In a world that struggles to come together, Rockford is a community where creatives collaborate. Recently, two companies and a series of creatives came together to collaborate on a T-Shirt launch and karaoke party. The two companies: Rockford Art Deli (RAD) and Eight Fifteen Capital, LLC, are home-grown organizations that share a positive vision for the future of Rockford. Both entities are intentional about their collaborative approach to creating a new narrative through social economic development efforts.
The “8 Pennies 1 Dime 1 Nickel” T-Shirt reflects the movement within Rockford, “the 8-1-5”, toward a collaborative versus competitive approach to success within the entrepreneurial and creative community. Let’s examine how “Rockford” this effort really is. RAD is known for making T-Shirts that tell stories about the past and present of Rockford. The phrase, “8 Pennies 1 Dime 1 Nickel,” is the title of a song about Rockford by Raju ft. DJ Brickrock, two Rockford artists (you can check out Raju live at the upcoming FVV All-Star Party on Feb. 19). Eight Fifteen Capital is a company started in Rockford advancing a collaboration strategy - working with companies to create products and bring people rich experiences and quality relationships.
The skinny - RAD and Eight Fifteen Capital invested in a T-Shirt about a song made by two Rockford artists. Then, they hired a Rockford DJ, The Man of Culture, to host karaoke during the party to launch the T-Shirt and a Rockford videographer, Pistolz productions, to capture the entire experience on video. It’s like ordering a double Rockford burger, on a Rockford bun with a side of Rockford sauce.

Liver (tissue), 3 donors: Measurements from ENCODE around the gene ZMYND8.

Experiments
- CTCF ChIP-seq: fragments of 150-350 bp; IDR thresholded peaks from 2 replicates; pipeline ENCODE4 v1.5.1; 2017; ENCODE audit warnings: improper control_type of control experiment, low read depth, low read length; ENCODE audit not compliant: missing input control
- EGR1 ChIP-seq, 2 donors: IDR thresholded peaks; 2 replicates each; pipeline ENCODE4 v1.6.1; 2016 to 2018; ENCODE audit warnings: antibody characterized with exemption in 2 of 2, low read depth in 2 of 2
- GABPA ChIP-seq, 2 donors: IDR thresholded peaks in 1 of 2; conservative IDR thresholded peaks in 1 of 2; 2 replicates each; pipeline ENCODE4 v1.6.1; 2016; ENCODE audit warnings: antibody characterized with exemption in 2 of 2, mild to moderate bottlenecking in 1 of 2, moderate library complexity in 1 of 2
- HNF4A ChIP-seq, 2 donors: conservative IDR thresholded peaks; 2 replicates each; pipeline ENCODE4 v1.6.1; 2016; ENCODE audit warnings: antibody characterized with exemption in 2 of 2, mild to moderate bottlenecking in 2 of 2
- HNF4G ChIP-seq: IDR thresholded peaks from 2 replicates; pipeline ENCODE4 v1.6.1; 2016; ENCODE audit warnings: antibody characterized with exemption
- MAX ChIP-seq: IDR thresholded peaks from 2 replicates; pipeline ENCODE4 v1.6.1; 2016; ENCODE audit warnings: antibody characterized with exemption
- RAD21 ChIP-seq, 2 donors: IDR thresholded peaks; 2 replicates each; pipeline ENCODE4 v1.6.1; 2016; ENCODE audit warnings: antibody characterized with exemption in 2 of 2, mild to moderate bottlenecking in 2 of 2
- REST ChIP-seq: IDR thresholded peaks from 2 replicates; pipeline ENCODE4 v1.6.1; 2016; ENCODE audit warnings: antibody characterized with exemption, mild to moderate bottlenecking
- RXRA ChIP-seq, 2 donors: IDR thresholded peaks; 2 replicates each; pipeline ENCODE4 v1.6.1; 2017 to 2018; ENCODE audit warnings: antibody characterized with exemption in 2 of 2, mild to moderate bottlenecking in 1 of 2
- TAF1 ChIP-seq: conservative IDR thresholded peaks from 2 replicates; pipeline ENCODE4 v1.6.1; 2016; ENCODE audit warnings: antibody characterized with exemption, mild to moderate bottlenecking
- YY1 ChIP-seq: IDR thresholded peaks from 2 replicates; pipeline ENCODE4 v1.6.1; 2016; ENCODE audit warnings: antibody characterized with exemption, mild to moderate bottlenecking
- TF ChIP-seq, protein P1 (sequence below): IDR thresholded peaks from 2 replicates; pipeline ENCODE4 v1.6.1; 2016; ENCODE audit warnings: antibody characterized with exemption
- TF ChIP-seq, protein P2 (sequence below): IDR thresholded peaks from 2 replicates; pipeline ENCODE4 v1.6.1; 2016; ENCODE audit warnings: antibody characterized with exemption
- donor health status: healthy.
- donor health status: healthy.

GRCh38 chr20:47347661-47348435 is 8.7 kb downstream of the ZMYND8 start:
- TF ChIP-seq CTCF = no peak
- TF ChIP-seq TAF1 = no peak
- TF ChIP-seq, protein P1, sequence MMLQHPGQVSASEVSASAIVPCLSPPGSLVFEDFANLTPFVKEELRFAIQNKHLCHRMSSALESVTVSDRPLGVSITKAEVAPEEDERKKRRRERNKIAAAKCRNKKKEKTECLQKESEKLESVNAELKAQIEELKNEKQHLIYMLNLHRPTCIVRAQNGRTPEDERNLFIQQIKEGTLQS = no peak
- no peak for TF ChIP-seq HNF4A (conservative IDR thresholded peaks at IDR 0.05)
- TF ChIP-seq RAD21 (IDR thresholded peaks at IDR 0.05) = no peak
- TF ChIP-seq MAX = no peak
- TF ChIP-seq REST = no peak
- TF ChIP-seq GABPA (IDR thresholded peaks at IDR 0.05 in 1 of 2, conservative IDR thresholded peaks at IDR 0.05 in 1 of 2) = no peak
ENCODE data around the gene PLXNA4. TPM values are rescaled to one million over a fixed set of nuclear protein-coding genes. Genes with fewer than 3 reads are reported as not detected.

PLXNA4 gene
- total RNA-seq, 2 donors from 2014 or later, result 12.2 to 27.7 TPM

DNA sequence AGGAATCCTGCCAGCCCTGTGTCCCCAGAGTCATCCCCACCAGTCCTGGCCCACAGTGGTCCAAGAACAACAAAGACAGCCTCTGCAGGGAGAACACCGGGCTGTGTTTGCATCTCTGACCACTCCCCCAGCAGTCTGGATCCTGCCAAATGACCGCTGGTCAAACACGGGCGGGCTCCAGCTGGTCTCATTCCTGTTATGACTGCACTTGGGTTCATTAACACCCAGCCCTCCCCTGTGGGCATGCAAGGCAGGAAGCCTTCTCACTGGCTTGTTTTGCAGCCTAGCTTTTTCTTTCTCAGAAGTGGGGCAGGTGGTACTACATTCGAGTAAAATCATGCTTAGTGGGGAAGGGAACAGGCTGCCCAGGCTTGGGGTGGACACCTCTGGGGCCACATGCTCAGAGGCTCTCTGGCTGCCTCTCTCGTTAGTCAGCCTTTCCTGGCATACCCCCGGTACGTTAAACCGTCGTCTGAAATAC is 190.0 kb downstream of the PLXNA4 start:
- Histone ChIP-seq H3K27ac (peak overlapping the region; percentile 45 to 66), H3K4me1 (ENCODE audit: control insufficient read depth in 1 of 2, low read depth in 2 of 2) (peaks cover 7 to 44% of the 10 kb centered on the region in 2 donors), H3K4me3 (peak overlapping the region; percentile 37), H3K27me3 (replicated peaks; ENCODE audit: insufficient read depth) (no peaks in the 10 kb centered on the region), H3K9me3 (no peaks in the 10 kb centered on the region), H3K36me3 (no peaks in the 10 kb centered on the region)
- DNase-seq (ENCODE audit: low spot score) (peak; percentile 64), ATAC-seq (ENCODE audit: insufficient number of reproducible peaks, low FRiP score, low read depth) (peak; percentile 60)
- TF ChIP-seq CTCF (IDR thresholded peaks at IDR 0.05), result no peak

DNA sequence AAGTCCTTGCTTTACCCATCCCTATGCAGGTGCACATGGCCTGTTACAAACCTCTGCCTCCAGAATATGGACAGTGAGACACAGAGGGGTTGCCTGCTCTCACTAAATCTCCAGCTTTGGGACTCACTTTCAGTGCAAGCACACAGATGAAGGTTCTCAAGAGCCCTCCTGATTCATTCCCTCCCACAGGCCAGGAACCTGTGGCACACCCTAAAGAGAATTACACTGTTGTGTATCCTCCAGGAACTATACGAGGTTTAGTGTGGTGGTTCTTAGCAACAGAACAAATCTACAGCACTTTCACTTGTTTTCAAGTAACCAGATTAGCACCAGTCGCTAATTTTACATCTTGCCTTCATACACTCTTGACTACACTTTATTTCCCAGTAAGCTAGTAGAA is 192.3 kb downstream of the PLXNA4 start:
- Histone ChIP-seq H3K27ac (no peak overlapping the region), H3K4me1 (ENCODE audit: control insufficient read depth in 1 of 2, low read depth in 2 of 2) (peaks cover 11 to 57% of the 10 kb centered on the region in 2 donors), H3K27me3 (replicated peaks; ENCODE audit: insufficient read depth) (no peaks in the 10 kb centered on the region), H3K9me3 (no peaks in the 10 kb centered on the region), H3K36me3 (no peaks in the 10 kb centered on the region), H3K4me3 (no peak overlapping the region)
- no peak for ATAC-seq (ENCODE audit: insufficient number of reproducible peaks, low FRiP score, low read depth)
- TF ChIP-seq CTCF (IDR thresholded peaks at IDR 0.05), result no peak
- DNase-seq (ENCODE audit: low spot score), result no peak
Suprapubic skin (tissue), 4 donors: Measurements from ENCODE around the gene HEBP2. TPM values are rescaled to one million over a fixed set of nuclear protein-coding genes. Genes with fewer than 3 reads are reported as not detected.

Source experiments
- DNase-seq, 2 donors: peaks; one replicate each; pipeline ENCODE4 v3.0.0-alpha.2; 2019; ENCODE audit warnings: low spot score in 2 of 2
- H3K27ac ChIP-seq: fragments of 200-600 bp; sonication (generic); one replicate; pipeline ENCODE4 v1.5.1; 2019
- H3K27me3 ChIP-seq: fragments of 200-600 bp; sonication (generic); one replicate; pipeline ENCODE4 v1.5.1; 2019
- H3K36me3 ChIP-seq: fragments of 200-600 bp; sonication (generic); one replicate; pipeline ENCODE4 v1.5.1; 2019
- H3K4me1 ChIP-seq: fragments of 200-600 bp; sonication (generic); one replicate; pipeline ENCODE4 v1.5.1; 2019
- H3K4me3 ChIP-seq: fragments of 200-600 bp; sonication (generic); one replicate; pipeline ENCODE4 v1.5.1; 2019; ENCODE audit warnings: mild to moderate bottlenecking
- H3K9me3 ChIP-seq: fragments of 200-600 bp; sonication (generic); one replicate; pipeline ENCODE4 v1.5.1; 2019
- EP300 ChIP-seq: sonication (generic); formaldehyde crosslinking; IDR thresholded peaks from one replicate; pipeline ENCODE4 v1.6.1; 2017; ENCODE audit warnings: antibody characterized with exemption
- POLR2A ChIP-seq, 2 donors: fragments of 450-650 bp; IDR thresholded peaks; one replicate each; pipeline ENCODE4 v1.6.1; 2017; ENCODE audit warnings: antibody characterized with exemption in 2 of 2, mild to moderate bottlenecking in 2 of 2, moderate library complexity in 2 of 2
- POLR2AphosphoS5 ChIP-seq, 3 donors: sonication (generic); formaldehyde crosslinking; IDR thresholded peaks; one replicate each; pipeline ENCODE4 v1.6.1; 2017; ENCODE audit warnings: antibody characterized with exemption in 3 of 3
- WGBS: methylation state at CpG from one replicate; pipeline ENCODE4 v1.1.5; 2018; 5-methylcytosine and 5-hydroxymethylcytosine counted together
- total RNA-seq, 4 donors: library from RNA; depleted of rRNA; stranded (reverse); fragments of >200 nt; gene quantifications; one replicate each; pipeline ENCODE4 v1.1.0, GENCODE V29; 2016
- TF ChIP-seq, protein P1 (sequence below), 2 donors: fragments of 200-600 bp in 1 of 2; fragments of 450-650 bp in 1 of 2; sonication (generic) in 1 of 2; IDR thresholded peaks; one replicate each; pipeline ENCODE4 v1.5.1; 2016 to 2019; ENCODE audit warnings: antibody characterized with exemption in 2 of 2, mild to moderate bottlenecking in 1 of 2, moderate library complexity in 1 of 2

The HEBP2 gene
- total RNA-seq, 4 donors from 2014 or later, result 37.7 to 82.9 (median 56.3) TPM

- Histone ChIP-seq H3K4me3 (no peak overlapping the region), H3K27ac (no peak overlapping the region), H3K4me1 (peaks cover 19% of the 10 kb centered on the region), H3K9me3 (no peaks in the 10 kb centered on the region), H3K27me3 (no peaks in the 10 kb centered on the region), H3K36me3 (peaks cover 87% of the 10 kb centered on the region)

This story is powerful because most creative entrepreneurs are so driven to identify a competitive advantage that they develop a collaborative blind spot. In a capitalistic society, people are groomed to compete for grades as youths and for money as adults. Due to this dynamic, most people struggle to see the value in collaboration, and as a result, the scale of our ambition is never optimized. This happens in the private sector and the public sector, for the same reasons prioritization of self-interest and lack of emotional maturity. Overcoming our individual blind spots through diverse connections and creative collaborations are essential to the long-term prosperity of our community.
Why? The quality of life has become increasingly important for employers and millennials when selecting a community to live, work and play. While working at the Rockford Economic Development Council I was a member of the business attraction team, and my job was to answer the question, “Why Rockford?” No one wanted to hear about anything they could find on Google. Everyone I spoke to wanted to know where they could find the best food, where they could volunteer, or the best place to grab a drink on a Friday or Saturday night. Bottom line, people want to live in a community they feel socially and emotionally connected to with rich experiences and quality relationships.
What is the solution? Community members, entrepreneurs and creatives alike, must realize the complexity of the economic, environmental and social opportunities facing communities across the country. Then, develop a diverse perspective toward the opportunities. Part of the dynamic in our community is acknowledging the need for diverse opportunities for engagement. This means we must avoid the “echo chamber” and surround ourselves with people who think and feel differently about opportunities than we do.